Antimicrobial use practices of veterinary professionals
This project will explore the uptake of antimicrobial stewardship programs among animal health professionals in sub-Saharan Africa. We would consider an April 2022 or July 2022 start.
Start date1 April 2022
Funding will cover University tuition fees at the UK rate for three years and a stipend for three years at RCUK levels (£15,000 per year). The PhD studentship is expected to commence in April or July 2022.
Funding sourceUniversity of Surrey
This is an exciting fully funded PhD studentship opportunity exploring antimicrobial use practices and the uptake of antimicrobial stewardship programs by animal health professionals.
It is well recognized that a substantial volume of antimicrobials is consumed by the animal industry for therapeutics and prophylaxis. In most countries, animal health professionals including veterinarians and para-veterinarians are responsible for prescribing and administering antibiotics in both companion and food animals. As such animal health professionals play a crucial role in ensuring the appropriate use of antimicrobials. Several aspects related to decisions on antibiotic use and uptake of antimicrobial stewardship programs are not well understood. The investigation will explore these aspects in two countries in sub-Saharan Africa as a basis for developing relevant strategies for antimicrobial use practices and the uptake of antimicrobial stewardship programs.
The successful candidate will be involved in a multidisciplinary research project in collaboration with investigators from a broad range of expertise in the United Kingdom, the United States, and partner institutions in sub-Saharan Africa. The student will be based at the University of Surrey and the research work may involve limited travel to Africa.
Overall, the student will gain significant experience in the use of behavioural science and epidemiological approaches and qualitative and quantitative methods to solve problems relevant to animal and public health.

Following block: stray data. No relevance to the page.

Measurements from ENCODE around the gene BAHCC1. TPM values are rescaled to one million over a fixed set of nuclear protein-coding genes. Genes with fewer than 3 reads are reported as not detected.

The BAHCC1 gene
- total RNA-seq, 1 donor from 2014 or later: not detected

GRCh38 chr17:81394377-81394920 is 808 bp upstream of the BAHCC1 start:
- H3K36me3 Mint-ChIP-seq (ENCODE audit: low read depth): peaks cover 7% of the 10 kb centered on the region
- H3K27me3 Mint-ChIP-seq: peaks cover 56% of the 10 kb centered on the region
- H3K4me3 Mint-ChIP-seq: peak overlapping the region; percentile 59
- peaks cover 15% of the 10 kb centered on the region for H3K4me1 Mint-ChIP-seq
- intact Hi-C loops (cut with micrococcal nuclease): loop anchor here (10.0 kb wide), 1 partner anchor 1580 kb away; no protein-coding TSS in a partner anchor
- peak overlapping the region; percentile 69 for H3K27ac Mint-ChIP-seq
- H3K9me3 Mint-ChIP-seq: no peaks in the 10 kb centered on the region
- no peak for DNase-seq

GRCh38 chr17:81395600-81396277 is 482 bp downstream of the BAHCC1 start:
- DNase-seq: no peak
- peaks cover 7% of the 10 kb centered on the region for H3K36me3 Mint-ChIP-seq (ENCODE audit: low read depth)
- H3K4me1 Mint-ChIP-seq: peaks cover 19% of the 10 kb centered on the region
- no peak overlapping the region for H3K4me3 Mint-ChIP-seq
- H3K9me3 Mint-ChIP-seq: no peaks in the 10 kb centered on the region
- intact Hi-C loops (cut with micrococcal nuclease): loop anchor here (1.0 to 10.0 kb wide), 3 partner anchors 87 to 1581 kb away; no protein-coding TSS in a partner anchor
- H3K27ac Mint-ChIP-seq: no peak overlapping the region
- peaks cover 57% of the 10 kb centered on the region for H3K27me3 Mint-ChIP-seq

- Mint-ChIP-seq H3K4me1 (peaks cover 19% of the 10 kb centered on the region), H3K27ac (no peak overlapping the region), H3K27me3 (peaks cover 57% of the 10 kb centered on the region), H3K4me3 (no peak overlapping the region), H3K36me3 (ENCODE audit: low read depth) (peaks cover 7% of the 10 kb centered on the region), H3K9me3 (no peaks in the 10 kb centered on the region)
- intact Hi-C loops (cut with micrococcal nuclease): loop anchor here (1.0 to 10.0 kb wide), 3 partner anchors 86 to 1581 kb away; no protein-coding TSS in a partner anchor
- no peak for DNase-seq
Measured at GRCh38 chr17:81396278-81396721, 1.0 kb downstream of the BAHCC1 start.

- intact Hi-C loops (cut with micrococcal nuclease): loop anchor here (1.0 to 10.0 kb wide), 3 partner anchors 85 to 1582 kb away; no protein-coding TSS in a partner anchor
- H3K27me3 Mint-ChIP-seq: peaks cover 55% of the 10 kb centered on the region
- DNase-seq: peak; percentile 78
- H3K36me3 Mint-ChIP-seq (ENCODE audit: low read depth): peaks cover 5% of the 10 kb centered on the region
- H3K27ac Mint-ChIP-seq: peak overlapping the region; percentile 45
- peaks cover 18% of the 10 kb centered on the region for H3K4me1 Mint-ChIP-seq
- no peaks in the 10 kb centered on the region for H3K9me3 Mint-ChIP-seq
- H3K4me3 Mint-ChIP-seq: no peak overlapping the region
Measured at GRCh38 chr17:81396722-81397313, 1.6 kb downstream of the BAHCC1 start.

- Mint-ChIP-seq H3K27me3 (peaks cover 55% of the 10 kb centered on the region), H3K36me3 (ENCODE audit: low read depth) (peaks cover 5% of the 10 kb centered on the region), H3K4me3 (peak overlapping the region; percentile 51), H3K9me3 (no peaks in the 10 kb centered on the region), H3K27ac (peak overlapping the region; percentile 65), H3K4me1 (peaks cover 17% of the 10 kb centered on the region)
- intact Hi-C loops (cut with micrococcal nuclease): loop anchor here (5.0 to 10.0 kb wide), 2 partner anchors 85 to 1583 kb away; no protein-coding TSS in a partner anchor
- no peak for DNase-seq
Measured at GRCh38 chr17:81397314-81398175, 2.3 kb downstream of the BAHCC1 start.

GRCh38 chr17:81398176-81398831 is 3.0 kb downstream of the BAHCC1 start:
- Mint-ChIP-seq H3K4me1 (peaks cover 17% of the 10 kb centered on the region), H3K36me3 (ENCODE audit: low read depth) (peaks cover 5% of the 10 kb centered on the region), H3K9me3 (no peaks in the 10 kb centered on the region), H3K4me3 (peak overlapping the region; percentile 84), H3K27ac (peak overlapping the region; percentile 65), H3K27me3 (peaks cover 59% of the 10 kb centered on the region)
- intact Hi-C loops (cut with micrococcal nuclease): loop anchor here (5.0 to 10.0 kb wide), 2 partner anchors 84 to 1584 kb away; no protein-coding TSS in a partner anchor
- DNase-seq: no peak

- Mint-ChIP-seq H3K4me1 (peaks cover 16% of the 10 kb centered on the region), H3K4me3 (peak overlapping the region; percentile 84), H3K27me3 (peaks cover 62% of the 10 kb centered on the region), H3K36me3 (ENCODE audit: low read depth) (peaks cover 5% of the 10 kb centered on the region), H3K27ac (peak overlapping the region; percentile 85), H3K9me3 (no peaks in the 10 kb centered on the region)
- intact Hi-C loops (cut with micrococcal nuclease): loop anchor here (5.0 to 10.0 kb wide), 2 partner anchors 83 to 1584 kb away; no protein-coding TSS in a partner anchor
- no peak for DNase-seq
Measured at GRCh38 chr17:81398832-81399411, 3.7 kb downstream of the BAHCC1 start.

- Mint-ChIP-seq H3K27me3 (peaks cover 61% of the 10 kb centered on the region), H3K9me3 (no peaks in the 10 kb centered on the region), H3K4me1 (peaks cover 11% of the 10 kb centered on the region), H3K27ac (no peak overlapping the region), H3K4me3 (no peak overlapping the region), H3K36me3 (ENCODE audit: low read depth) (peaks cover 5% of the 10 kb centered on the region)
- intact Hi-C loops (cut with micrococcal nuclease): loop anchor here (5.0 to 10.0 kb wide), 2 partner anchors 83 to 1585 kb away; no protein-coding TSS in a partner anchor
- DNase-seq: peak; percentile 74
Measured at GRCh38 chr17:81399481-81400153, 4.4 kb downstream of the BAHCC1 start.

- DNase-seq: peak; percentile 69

The project will provide the student with a valuable opportunity to interact and work with international partners, gain field experience, and appreciate the local contexts while working together with colleagues to create real world impact.
This is an interdisciplinary project cutting across the disciplines of epidemiology, psychology, behavioural sciences, and public health.
Applicants with a degree in biomedical sciences or related subjects are welcomed if they have a strong interest in behavioural sciences. Public health, behavioural science, medical and veterinary graduates are encouraged to apply. A masters degree or equivalent research experience in a related subject is desirable. Experience in behavioural science or epidemiological approaches and qualitative methods is useful but not essential.
You must have an IELTS test score (6.5+ overall and at least 6.0 in each category) if English is not your first language.
Funding available for UK students.
How to apply
Please apply for this PhD through the School of Veterinary Medicine PhD applications portal (click on the “Apply” tab).
Applicants are requested to provide a personal statement or cover letter speaking to their interest and ability to undertake PhD studies, and to provide at least two reference letters from previous academic supervisors or employers.
Interested applicants are encouraged to contact Dr Abel Ekiri to discuss the project informally prior to making an application.